Critics can’t decide if they love or hate ‘Ghostbusters’

While ‘Entertainment Weekly’ called it “too safe,” ‘Time’ called it “modern and vital.”

This image released by Sony Pictures shows, from left, Melissa McCarthy, Kate McKinnon, Kristen Wiig and Leslie Jones in a scene from "Ghostbusters," opening nationwide on July 15. (Hopper Stone/Columbia Pictures/Sony Pictures via AP) Hopper Stone/Columbia Pictures/Sony/AP

The Ghostbusters reboot is haunted. It’s haunted, of course, by literal ghosts, but also by unrelenting naysayers. Even as far back as when the project was announced in 2014, many loyal Ghostbusters fans had a hard time accepting that Hollywood would even touch the beloved piece from their youth, nevermind put women in the lead roles for a remake.

But prevail, the reboot did. Director Paul Feig and the clan playing the new paranormal investigators — Leslie Jones, Melissa McCarthy, Kate McKinnon, and Kristen Wiig — came to Boston to shoot the film last summer. Since then, they’ve faced a lot of haters (who particularly came out of the woodwork when the trailer was released in April).


Now, the movie is nearly here — hitting theaters nationwide this Friday — and it’s finally time for critics to cast their opinions after seeing the film in entirety. As of this article’s publication, the comedy’s rating on Rotten Tomatoes was 75 percent. And the reviews are a complete mixed bag.

While these critics weren’t fans…

The Hollywood Reporter’s David Rooney said Ghostbusters has “no juice”:

Short on both humor and tension, the spook encounters are rote collisions with vaporous CG specters that escalate into an uninvolving supernatural cataclysm unleashed upon New York’s Times Square. It’s all busy-ness, noise and chaos, with zero thrills and very little sustainable comic buoyancy.

Chris Nashawaty of Entertainment Weekly gave the movie a C+, calling it “too safe”:

But with a cast as daring and quick as this one, Ghostbusters is too mild and plays it too safe. Somewhere, I bet, there’s an R-rated director’s cut of the movie where these women really let it rip. I want to see that movie.

Variety’s Peter Debruge wrote that the remake fails to “establish its own identity”:

While both funnier and scarier than Ivan Reitman’s 1984 original, this otherwise over-familiar remake from Bridesmaids director Paul Feig doesn’t do nearly enough to innovate on what has come before, even going so far as to conjure most of the earlier film’s cast (including Slimer and the Stay Puft Marshmallow Man) in cameos that undercut the new film’s chemistry.

Richard Lawson of Vanity Fair called Ghostbusters a “flat, occasionally charming disappointment”:

[Feig] is overly concerned with plot, the film hurrying through reveals and exposition on its way toward an ending that feels like Feig saying, “There! I did it.” … There are so many nods to the original—fan service cues for applause—peppered throughout the new Ghostbusters, but all they really accomplish is making the viewer long for the old movie, with its weird verve and sparks of ingenuity.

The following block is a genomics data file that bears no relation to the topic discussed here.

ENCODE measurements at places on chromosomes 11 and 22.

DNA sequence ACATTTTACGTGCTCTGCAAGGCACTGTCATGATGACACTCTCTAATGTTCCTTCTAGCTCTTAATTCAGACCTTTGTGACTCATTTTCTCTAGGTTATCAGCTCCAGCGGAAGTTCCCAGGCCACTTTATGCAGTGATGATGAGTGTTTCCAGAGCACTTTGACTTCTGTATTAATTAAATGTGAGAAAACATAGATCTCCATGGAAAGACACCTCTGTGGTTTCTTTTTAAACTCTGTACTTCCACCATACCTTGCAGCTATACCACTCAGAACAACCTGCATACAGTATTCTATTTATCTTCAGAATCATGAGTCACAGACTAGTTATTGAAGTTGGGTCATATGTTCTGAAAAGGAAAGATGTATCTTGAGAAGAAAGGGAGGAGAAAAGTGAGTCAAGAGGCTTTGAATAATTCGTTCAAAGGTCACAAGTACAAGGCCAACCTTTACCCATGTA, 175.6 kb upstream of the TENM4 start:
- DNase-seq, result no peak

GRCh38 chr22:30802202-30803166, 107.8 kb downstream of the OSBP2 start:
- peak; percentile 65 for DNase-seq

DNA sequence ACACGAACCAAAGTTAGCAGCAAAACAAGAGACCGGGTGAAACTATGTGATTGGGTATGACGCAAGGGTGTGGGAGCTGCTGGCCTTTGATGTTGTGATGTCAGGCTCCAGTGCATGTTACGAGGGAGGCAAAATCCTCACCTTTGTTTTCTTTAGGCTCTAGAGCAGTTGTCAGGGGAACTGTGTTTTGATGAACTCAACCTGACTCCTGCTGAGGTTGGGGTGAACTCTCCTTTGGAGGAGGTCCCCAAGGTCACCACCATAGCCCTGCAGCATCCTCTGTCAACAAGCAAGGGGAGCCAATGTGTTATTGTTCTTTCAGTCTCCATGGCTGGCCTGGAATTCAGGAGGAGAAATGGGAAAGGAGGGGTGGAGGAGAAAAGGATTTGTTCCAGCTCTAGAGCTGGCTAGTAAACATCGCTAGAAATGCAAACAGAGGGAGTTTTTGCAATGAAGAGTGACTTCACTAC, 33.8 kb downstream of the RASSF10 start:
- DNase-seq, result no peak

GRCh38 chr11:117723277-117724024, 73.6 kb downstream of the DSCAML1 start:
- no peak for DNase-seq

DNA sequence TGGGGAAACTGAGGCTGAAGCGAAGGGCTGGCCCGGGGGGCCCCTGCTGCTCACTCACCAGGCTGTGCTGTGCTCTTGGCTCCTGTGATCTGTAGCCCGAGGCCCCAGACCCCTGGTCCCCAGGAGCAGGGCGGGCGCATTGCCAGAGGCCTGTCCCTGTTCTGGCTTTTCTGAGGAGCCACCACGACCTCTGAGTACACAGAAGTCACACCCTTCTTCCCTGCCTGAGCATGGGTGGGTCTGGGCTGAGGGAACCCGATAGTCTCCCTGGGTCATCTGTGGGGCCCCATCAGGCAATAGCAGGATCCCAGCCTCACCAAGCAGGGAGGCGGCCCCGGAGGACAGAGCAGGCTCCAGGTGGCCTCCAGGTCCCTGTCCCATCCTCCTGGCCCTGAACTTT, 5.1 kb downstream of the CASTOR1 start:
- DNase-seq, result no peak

…these critics gave Ghostbusters a thumbs up.

Manhola Dargis of The New York Times praised the cast’s “real comedy chemistry”:

It’s at once satisfyingly familiar and satisfyingly different, kind of like a new production of Macbeth or a Christopher Nolan rethink of Batman. As it turns out, the original Ghostbusters is one of those durable pop entertainments that can support the weight of not only a lesser follow-up (the 1989 sequel Ghostbusters II), but also a gender redo. That the new movie stars four women is a kind of gimmick, of course, but it’s one that the filmmakers and the excellent cast deepen with real comedy chemistry and emotionally fleshed-out performances, particularly from Ms. McCarthy and Ms. Wiig, who are playing old-friends-turned-sort-of foes who need to work some stuff out.

The Daily Beast‘s Jen Yamato applauded McKinnon’s performance:

McKinnon’s Holtzmann, meanwhile, is the secret weapon of this Ghostbusters. Aside from spewing rapid-fire technical jargon as the team’s resident eccentric gearhead, McKinnon oozes visceral charisma with the swagger—sans the womanizing douchiness—of Murray’s Venkman. … Hemsworth might be the beefcake on paper but it’s McKinnon who’ll leave moviegoers crushing.

Time’s Stephanie Zacharek called Ghostbusters “modern and vital”:

The movie glows with vitality, thanks largely to the performers, who revel in one another’s company, and not in a self-congratulatory, Ocean’s Twelve-style, “We’re awesome movie stars, together” way. … When the heroines take time out from their heavy-duty citizen-saving for an impromptu Patrick Swayze reverie, they’re inviting us right into the crystalline goofiness of the moment.


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